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"Dear A.I.G., I Quit!"

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That's depressing, but the most depressing thing was that this guy berates Libby for not standing up to Congress and then flods like a cheap suit saying he'll donate all his hard earned pay to charity.

He should have given the whole lot a single finger salute and moved himself and his entire family to some Caribbean tax haven till the US comes back to it's senses, capitalism, the constitution and the rule of law.

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He should have given the whole lot a single finger salute and moved himself and his entire family to some Caribbean tax haven till the US comes back to it's senses, capitalism, the constitution and the rule of law.

Ah,but you forget. There is nowhere left to run.

http://www.guardian.co.uk/business/2009/ma...haven-crackdown

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That's depressing, but the most depressing thing was that this guy berates Libby for not standing up to Congress and then flods like a cheap suit saying he'll donate all his hard earned pay to charity.

He should have given the whole lot a single finger salute and moved himself and his entire family to some Caribbean tax haven till the US comes back to it's senses, capitalism, the constitution and the rule of law.

I don't see how donating to charity is a bad thing.

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I don't see how donating to charity is a bad thing.

The bad thing is that he felt he was forced to do so. Do you think he really wanted to donate a years pay in its entirety to charity?

Altruism at the point of a gun, that's what this is.

Did you read the article? He even makes reference in the article to the fact that the AG of NY said he was going to "name and shame" those execs who didn't return the payments.

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I don't see any evidence that he felt compelled or guilted into giving his money to those affected by the economy.

So I guess the answer is no... you didn't read the article

The only real motivation that anyone at A.I.G.-F.P. now has is fear. Mr. Cuomo has threatened to “name and shame,” and his counterpart in Connecticut, Richard Blumenthal, has made similar threats — even though attorneys general are supposed to stand for due process, to conduct trials in courts and not the press.
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I don't see any evidence that he felt compelled or guilted into giving his money to those affected by the economy.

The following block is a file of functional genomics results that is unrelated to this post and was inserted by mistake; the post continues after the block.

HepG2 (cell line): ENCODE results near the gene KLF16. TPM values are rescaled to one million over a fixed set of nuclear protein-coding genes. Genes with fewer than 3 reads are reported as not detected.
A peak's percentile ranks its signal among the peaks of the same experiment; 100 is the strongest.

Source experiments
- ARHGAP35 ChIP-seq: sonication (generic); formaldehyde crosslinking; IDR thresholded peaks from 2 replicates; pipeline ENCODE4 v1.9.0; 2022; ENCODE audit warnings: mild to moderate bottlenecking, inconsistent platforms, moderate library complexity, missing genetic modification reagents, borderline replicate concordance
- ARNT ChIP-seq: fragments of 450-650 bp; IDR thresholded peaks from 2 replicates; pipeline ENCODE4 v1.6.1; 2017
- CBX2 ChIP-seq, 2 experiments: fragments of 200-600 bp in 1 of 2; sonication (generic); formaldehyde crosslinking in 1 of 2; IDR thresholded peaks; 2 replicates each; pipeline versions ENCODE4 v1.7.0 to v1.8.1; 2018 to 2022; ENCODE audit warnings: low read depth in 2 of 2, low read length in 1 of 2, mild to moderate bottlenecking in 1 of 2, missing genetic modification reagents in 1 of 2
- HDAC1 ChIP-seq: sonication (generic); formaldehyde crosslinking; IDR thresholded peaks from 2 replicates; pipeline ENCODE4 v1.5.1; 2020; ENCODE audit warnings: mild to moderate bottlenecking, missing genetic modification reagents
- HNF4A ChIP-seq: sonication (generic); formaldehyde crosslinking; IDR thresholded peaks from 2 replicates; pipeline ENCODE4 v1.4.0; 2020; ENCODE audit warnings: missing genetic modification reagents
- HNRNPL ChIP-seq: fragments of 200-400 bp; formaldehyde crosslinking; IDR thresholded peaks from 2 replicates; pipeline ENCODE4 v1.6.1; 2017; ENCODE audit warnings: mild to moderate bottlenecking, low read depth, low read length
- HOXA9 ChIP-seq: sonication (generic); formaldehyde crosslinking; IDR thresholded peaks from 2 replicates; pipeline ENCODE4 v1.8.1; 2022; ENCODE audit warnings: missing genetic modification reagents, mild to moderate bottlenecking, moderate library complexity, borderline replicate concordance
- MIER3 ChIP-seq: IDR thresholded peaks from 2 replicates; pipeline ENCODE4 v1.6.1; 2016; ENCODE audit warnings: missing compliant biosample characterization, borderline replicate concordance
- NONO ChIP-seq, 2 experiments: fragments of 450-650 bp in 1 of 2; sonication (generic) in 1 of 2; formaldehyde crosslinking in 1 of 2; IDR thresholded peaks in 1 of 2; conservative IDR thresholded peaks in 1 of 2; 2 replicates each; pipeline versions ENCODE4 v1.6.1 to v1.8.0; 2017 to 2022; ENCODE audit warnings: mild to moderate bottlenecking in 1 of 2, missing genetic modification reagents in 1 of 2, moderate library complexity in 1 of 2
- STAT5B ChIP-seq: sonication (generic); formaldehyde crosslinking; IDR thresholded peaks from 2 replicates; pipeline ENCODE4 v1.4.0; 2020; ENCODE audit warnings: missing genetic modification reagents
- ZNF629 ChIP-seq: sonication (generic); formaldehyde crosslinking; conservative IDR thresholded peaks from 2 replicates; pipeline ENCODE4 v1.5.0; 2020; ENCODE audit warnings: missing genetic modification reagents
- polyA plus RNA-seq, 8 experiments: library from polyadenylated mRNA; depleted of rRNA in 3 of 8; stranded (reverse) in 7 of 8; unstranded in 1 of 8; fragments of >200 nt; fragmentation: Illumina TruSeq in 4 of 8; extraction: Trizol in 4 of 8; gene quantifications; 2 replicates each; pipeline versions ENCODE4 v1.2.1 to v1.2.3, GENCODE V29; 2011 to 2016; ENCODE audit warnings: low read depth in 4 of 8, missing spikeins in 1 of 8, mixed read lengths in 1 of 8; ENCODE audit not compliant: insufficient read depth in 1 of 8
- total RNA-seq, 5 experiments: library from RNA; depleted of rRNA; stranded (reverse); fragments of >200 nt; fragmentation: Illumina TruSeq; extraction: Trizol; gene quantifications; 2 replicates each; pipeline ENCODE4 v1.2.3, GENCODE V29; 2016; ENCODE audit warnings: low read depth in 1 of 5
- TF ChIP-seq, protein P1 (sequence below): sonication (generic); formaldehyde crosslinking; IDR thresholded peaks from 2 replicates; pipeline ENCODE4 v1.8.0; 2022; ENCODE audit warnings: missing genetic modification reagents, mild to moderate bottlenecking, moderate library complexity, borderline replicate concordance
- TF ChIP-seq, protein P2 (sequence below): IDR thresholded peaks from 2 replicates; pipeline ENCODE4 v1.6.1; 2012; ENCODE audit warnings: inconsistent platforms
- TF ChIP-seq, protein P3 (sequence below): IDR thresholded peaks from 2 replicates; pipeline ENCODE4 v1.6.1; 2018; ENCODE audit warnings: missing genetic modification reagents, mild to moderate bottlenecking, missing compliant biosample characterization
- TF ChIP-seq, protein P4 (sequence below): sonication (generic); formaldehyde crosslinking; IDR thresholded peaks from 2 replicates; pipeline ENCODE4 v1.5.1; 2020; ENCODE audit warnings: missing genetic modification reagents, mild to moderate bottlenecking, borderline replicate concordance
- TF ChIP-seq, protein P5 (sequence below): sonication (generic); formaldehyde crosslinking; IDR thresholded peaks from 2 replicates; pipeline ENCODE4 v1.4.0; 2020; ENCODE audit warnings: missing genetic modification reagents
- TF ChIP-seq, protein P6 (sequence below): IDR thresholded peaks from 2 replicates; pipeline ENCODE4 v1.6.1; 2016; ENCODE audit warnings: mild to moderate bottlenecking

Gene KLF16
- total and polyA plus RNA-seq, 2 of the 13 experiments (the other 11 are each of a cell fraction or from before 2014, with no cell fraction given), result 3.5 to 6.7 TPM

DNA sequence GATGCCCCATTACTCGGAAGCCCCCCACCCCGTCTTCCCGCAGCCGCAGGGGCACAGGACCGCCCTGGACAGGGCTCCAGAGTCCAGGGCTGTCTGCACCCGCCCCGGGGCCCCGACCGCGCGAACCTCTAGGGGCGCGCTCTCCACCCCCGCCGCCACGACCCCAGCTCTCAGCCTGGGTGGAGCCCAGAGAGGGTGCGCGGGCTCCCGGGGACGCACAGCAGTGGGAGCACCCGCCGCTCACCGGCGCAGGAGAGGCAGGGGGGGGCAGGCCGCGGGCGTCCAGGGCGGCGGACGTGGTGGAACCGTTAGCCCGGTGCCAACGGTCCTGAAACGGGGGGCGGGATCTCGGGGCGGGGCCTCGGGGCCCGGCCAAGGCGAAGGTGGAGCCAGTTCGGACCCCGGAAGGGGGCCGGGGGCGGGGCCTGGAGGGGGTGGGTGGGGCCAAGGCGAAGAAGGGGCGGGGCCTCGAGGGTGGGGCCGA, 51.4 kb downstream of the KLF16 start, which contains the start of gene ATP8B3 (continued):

Do you think this guy would probably have given the money to charity anyway?

Activists had started doing bus-tours of AIG executives homes, to show people where the "guilty" lived. The New York AG, Cuomo, had asked for names of executives. He had said that he would not reveal names of executives who returned the bonuses.

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In my opinion, this is a very strong, very well written letter, and I see no significant problems with it. Mr. DeSantis is a good man.

He isn't doing the charity thing out of guilt or choice, but because he is threatened. The part about having no guilt he made clear.

He also mentioned the threats, but he didn't attribute giving it away to them, instead he said he wants to give it to this charity because it gives him a degree of control as to where the money is going. I assume this is out of a sense of pride, and I don't blame him for doing it this way.

Probably the only thing I would've done differently is name the reason why I'm giving the money away (because I-a student of Objectivism, unlike this guy- am able to identify the source and nature of the evil more clearly), but giving it away was definitely the right thing to do. Otherwise, these savages would've never left him alone.

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I don't see any evidence that he felt compelled or guilted into giving his money to those affected by the economy.

Despite the reasons he said he was giving, I think there is also more two. It's like saying "If this is going to cause so many problems, I'll give it away, but the government sure as hell isn't going to get it's hands on it" I think that's admirable and within his self-interest, but as Zip pointed out -- not the only option. As sNerd and Jake Ellison pointed out, he was and feels threatned. It's a self-defensive measure too, so the mob and their pitchforks don't come banging on your door... but the mob still doesn't get the money, they just don't have any reason to bother this man and his family anymore.

I think this is an incredibly well-written letter and I'm very proud of this man for taking the time to write it and the New York Times for being objective just enough to run this and get the truth out on the situation.

If anyone is in New York, see if you can catch this guy leaving work and slip him a copy of Atlas Shrugged.

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I want to make clear that I applaud this man as far as he goes, but I think his capitulation and his decision only adds to the perception that his success and his money are the property of others.

He is sanctioning this betrayal by doing exactly what the betrayers outwardly intended*.

How many times through this fiasco have you heard people say that "with so many people suffering or loosing their jobs for these bonuses to be given is an insult" or words to that effect?

*none of the money would have made it to those poor souls but that is the lie oft told in this situation...

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Is this the letter in which he says that AIG is as blameless as he is for the Credit Default Swap losses?

Hell of an indirect way to accept blame...

Let CDS = Credit Default Swap Losses